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Ideas Blossom at 2012 STEM Conference

Students learn “how to think outside of the box and open up their creativity” at third annual symposium.

April 19, 2012
Cindy Schumacher , The Maui Weekly

Set against stunning Maui ocean views and cool sea breezes, the third annual Hawai'i Science, Technology, Engineering and Math (STEM) Conference drew more than 200 students from 16 intermediate and high schools across the state on March 30 and 31. Women in Technology (WIT), a Maui Economic Development Board (MEDB) program, sponsored the meeting at the Wailea Beach Marriott Resort & Spa in partnership with the County of Maui and the Office of the State Director for Career and Technical Education.

The STEM Conference is one of MEDB's most innovative events. This year, it again provided groundbreaking education for the participants.

"It is wonderful to see the culmination of so many years of investment and partnerships with educational, industry and community leaders," said Leslie R. Wilkins, vice president of MEDB and director of the WIT program. "The proof is the caliber of the student projects, with the nationwide software and technology companies that are here to share their expertise and state-of-the-art tools with our students," she said.

Article Photos

Maui High School freshmen Zeida Roberts (left), Nico Pedro (right) and Jeannie Hifo (seated) make a commercial about healthy eating for the STEM Conference media competition.
Photo: Cindy Schumacher

The two-day event brought local students, teachers, parents, community and business members together with some of the most innovative companies in the world, including Google, National Geographic and Apple.

"For many students, this was their first experience to attend a regional technology conference complete with breakout sessions, software competitions, an onsite 3C's Digital Media competition, a formal awards banquet and exhibit presentations," said WIT Project Manager Isla Young.

A primary goal of this STEM event is to challenge and encourage participation from students while allowing them the opportunity to learn about current in-demand technologies and the latest software tools.

"This is an amazing opportunity to discover what you are passionate about and what amazing STEM career paths are available to you," she told the students. "Our job is to be the conveyors--the spark that ignites the passion--the liaison between education and STEM careers," Young said.

"To this end, we hold software competitions at the conference, allowing teams to display their creative technical skills in computer-aided design, Web design, game design, poster design, music design and video," she said.

The event began with a wide range of breakout sessions and student competitions.

"Conference breakout sessions exposed participants to an exciting array of STEM topics in a fun, interactive way," said Young.

In addition, workshops included 3D engineering, filmmaking, Photoshop, agriculture, WordPress, GPS navigation, geo-spatial information systems, space monitoring and more. Student competitions were held in seven of these categories. Teams were also charged with creating a promotional package with video commercials for a local company.

On Saturday, the conference paid tribute to significant STEM contributions made year-round by local STEM educators. Professional development workshops for teachers included sessions with Google, National Geographic and 3D Innovation Academy.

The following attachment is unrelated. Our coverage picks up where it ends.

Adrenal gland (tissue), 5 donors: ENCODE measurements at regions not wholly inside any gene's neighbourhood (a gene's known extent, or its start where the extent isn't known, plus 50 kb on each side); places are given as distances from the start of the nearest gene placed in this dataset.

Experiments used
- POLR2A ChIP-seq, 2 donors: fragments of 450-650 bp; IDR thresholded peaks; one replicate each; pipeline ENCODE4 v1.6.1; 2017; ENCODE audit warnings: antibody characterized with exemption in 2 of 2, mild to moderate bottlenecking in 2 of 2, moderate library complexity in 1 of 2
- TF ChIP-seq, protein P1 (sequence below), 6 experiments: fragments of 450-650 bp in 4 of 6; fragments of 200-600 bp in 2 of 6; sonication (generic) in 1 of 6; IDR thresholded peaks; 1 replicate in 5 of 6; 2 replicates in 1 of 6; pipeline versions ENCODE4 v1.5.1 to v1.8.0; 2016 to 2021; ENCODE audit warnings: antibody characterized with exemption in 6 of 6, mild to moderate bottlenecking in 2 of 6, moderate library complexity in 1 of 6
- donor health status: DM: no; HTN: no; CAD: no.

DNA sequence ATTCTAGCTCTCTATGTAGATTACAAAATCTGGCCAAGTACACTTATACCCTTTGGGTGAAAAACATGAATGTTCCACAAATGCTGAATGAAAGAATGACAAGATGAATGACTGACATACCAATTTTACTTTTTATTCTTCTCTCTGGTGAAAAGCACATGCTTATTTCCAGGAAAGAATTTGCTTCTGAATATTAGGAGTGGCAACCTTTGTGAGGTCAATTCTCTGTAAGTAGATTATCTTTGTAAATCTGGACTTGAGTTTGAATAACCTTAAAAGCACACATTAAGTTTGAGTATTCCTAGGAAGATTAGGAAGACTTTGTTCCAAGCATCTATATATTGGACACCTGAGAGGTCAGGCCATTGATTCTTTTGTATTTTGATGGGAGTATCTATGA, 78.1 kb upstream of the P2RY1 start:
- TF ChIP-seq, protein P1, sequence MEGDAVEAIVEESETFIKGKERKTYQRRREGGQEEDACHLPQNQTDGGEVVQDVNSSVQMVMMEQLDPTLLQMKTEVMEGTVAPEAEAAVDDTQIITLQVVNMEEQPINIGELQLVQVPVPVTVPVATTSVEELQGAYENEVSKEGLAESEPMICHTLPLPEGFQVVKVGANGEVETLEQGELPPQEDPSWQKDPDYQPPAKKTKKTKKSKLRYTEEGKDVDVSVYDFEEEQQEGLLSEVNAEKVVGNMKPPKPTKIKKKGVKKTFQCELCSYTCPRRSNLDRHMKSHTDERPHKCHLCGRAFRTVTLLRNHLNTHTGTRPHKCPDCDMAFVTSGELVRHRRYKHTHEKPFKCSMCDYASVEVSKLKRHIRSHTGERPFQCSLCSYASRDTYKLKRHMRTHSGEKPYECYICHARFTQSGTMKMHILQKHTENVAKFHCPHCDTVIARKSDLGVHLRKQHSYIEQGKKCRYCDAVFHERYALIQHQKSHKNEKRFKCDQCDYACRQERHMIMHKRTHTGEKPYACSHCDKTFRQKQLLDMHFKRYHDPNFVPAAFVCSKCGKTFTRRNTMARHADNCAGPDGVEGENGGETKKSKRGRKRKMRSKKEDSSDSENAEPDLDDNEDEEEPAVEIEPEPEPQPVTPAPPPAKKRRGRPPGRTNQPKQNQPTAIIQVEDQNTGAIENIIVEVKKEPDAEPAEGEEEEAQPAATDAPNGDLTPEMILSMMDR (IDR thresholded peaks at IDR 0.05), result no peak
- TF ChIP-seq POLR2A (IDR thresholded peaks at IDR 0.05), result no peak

"The 2012 Hawai'i STEM Conference was one of the best conferences I have ever attended," said Peg Temple, curriculum coordinator and teacher at Lokelani Intermediate School in Kihei.

"The classes I attended gave me many ideas and activities to share at my school," Temple said. "Each session offered hands-on activities, gave free Websites for future use and had time for collaboration between teachers."

"We had students who actually made an iBook, learned how to design a Web game, and most of all, learned how to think outside of the box and open up their creativity," she added.

Temple's students shared her conference excitement.

"It is an honor to be here," said seventh-grader Milena Lamonica, who loves Google's Sketchup software that allowed her to explore the graphics and technology needed to make 3D objects.

A number of students agreed that the best part of the conference was meeting and working with new people.

"The time allowed us to get to know other students, talk about our projects and make new connections," they said.

The participants also got to know some professionals in specific fields who gave valuable advice for reaching career goals.

"What an awesome day at the STEM Conference!" said Emily Schell of National Geographic. "Hawai'i educators and students have it going on. I really enjoyed Stemworks curriculum conversation with teachers and the wholehearted interest displayed by the students."

Guest speaker Leslie Wilcox, president and CEO of Public Broadcasting System in Hawai'i, has a favorite quote: "Nothing good ever gets accomplished without enthusiasm." "I find it amazing how these students are so interested in pursuing their passions with such great delight," she said.

"This is an extraordinary conference," said Bruce Anderson, superintendent for Central Maui Schools. "I think that MEDB does an incredible job for our islands. They are giving our students the opportunity to see what's out there and to keep up."

The Hawai'i STEM Conference is growing in prestige and impact with each succeeding year, as evidenced by the strong statewide attendance and top-tier quality of event partners and presenters.

"It's making a real difference in the way the students use their critical thinking skills and the way they're putting their advanced technical skills to work for the community," Anderson said.



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